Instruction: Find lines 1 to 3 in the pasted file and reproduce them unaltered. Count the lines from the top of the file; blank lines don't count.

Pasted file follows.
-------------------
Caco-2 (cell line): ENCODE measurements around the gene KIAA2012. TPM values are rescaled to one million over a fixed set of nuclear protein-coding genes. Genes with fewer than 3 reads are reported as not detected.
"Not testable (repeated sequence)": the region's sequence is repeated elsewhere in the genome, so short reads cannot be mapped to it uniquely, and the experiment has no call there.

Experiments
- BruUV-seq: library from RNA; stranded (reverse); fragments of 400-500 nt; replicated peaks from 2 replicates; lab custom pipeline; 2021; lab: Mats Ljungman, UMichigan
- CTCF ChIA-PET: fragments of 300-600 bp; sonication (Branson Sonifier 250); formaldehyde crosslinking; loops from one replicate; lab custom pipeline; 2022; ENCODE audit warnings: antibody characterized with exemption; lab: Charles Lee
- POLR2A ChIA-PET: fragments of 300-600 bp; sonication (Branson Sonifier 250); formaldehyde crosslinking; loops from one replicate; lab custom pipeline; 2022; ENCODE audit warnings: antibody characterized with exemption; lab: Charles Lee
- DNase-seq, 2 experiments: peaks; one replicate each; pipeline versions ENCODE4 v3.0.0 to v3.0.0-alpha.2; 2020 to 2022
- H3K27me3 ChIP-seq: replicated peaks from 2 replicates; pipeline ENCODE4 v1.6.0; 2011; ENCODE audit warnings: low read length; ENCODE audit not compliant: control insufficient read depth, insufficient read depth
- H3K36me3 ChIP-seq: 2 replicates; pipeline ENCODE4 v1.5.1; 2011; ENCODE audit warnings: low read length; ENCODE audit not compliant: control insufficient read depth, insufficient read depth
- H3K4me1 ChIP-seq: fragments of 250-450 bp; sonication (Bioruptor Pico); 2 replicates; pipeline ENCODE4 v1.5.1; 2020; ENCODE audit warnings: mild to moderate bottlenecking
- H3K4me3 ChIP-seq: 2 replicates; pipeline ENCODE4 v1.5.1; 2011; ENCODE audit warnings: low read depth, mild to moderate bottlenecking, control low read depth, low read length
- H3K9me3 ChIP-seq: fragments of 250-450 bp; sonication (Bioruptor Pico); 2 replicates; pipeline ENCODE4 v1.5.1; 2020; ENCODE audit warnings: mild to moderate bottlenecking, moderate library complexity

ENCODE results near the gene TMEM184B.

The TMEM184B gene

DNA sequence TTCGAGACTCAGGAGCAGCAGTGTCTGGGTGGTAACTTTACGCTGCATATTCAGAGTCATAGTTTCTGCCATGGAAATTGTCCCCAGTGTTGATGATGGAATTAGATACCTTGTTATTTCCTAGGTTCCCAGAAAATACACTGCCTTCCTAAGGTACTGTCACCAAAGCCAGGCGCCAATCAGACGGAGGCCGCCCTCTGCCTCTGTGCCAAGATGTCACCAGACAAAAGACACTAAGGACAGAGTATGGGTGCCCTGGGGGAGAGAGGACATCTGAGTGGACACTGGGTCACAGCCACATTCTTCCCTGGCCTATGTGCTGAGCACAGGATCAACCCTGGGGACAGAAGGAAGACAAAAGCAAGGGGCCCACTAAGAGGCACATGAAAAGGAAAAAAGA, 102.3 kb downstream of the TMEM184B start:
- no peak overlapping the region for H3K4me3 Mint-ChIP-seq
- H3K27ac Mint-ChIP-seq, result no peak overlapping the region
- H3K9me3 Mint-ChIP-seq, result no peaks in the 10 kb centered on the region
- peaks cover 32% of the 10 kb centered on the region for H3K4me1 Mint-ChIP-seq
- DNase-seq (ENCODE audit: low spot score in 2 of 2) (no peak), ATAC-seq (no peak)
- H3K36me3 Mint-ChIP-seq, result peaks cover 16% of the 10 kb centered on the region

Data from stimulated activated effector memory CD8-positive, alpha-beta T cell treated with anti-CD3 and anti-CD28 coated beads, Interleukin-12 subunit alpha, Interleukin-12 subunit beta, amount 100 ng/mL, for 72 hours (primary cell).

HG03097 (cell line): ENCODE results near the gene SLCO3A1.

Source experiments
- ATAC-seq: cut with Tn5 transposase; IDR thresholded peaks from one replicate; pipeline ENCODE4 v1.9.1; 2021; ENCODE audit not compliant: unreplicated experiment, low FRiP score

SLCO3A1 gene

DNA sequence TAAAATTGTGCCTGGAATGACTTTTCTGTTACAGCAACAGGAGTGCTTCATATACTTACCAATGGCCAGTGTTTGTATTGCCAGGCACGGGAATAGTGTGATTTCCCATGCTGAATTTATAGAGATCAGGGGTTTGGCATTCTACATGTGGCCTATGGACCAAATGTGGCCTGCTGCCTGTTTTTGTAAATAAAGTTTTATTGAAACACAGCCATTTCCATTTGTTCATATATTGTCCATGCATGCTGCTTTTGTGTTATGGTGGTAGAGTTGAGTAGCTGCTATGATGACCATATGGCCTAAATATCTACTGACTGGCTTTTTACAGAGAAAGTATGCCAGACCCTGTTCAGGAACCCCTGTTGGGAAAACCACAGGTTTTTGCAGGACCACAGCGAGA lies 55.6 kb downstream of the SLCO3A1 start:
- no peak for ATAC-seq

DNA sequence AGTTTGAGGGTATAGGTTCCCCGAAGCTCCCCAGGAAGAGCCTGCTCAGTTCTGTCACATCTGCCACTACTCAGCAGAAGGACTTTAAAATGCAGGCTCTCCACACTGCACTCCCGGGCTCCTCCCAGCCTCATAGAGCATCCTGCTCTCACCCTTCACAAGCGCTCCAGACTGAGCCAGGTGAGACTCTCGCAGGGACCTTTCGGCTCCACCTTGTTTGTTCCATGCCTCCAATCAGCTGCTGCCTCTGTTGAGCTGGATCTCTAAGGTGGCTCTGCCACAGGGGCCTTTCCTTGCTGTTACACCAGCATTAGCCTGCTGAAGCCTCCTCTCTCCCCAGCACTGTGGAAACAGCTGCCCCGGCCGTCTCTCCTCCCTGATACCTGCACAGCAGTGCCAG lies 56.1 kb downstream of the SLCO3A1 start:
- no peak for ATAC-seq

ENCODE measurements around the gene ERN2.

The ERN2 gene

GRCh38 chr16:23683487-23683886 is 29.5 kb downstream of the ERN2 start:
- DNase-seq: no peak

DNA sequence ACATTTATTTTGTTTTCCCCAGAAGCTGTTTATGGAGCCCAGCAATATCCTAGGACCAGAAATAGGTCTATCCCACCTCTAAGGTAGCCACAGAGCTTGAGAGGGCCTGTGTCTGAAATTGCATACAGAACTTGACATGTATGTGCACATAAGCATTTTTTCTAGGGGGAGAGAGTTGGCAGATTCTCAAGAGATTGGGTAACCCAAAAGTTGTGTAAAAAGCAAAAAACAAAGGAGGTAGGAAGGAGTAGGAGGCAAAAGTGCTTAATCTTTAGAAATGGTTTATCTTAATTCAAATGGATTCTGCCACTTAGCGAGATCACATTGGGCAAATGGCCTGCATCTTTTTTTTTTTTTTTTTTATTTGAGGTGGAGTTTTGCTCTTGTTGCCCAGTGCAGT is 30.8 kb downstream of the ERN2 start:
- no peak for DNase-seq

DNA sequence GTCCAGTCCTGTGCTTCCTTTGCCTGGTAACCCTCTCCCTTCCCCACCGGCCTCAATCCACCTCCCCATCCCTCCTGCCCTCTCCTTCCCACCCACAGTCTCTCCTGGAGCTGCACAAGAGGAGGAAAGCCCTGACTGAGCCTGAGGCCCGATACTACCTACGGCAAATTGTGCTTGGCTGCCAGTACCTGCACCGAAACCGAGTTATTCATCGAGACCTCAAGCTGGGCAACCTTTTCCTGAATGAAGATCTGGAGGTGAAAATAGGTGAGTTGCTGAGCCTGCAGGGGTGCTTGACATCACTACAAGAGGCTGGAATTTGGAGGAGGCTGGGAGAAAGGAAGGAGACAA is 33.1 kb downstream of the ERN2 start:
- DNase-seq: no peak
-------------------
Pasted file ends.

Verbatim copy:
Caco-2 (cell line): ENCODE measurements around the gene KIAA2012. TPM values are rescaled to one million over a fixed set of nuclear protein-coding genes. Genes with fewer than 3 reads are reported as not detected.
"Not testable (repeated sequence)": the region's sequence is repeated elsewhere in the genome, so short reads cannot be mapped to it uniquely, and the experiment has no call there.

Experiments